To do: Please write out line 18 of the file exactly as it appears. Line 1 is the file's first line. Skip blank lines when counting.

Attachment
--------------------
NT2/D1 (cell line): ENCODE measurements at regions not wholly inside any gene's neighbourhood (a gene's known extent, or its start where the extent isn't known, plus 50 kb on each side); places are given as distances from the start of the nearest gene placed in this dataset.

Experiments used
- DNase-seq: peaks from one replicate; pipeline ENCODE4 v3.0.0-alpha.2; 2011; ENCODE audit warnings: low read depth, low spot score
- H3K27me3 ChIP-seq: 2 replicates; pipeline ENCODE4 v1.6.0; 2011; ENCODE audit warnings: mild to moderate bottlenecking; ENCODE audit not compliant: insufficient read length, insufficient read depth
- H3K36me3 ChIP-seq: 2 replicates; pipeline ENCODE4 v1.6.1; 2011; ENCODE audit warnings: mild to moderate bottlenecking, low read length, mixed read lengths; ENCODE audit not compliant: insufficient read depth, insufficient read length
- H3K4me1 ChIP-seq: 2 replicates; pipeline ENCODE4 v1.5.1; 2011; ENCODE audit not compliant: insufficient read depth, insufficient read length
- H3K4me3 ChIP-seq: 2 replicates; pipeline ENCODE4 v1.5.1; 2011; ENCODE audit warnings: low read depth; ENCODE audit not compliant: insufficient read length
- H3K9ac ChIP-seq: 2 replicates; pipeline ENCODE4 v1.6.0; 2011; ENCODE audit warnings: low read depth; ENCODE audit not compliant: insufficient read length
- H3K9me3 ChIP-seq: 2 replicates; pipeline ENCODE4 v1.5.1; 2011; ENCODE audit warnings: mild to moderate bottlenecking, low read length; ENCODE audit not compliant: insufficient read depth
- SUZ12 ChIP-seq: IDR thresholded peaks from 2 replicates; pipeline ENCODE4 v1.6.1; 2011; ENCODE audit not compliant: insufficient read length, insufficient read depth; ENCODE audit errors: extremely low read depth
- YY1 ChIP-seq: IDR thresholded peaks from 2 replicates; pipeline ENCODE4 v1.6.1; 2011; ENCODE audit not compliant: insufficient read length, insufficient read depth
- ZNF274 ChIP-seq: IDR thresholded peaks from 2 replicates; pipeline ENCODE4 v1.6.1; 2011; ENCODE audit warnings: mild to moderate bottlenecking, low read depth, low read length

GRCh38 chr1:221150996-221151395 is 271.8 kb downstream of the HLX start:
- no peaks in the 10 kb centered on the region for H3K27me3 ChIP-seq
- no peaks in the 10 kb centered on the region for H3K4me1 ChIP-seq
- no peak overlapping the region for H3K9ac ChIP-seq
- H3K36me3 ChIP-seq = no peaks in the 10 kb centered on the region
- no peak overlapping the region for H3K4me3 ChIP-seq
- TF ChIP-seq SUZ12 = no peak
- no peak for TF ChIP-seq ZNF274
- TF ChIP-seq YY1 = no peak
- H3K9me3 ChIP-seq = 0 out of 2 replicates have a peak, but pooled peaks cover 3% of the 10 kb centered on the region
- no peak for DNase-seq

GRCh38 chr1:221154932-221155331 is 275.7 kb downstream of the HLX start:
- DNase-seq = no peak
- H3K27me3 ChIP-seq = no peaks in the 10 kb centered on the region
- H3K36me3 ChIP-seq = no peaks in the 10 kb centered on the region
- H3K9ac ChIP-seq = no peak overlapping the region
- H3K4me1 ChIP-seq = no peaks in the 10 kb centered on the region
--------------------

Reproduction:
- no peak overlapping the region for H3K4me3 ChIP-seq